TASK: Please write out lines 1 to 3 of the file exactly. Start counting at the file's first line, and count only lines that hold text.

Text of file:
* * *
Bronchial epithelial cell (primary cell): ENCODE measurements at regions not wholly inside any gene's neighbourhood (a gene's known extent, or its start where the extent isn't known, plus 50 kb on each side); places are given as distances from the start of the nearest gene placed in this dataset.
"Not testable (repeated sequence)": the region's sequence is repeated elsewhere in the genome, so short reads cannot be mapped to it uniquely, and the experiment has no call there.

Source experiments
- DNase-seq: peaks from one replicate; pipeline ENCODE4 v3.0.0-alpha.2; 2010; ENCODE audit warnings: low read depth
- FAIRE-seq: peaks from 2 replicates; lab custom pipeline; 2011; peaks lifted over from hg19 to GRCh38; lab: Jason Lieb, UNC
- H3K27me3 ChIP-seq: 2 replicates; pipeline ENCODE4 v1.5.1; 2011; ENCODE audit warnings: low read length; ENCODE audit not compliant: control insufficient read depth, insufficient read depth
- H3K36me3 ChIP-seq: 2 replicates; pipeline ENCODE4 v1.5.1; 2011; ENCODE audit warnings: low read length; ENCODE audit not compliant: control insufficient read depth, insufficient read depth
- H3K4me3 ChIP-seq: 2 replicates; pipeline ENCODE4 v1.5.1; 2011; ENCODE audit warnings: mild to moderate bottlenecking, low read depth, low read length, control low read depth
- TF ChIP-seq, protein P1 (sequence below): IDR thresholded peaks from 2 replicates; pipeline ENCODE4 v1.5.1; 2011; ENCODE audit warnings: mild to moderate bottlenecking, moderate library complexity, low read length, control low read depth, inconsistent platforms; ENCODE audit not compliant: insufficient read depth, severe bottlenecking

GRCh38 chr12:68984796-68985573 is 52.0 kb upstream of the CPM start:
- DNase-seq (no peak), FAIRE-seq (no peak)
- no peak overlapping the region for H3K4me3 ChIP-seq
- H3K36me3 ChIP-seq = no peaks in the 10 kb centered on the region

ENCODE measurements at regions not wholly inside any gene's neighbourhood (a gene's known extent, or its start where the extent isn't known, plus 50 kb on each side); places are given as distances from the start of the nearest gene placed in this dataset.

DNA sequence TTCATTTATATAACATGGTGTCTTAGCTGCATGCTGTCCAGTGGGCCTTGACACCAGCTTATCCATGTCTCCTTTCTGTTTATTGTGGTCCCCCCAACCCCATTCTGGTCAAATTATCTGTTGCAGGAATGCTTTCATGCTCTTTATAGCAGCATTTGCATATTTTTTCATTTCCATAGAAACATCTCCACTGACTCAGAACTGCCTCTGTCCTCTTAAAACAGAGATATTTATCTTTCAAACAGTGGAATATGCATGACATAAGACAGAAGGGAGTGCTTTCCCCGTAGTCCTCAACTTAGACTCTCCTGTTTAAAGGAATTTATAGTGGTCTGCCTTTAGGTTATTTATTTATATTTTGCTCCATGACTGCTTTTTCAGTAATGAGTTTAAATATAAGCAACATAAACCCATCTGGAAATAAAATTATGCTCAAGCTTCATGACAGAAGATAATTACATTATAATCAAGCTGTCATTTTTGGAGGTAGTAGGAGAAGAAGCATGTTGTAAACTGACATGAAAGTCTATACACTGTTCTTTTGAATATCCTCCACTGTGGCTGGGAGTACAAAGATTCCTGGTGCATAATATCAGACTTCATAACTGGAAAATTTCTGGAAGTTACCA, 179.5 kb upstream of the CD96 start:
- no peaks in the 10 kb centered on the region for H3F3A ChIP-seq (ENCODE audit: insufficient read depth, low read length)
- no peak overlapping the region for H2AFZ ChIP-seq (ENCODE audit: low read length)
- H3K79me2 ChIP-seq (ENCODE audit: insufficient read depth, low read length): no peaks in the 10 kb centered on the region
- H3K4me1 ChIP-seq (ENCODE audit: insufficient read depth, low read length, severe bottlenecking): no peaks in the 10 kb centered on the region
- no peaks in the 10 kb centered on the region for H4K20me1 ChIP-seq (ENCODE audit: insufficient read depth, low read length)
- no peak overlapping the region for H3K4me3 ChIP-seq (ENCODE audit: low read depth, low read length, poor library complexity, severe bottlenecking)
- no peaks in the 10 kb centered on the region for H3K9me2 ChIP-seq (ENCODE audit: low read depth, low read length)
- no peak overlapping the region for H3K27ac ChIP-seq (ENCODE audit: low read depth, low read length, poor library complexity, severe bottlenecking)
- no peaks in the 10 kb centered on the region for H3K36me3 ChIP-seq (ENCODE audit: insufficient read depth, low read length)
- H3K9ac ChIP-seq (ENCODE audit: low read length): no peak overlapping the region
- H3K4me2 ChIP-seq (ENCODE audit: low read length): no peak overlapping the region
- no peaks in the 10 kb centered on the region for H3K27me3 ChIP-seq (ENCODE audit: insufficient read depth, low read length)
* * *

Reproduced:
Bronchial epithelial cell (primary cell): ENCODE measurements at regions not wholly inside any gene's neighbourhood (a gene's known extent, or its start where the extent isn't known, plus 50 kb on each side); places are given as distances from the start of the nearest gene placed in this dataset.
"Not testable (repeated sequence)": the region's sequence is repeated elsewhere in the genome, so short reads cannot be mapped to it uniquely, and the experiment has no call there.

Source experiments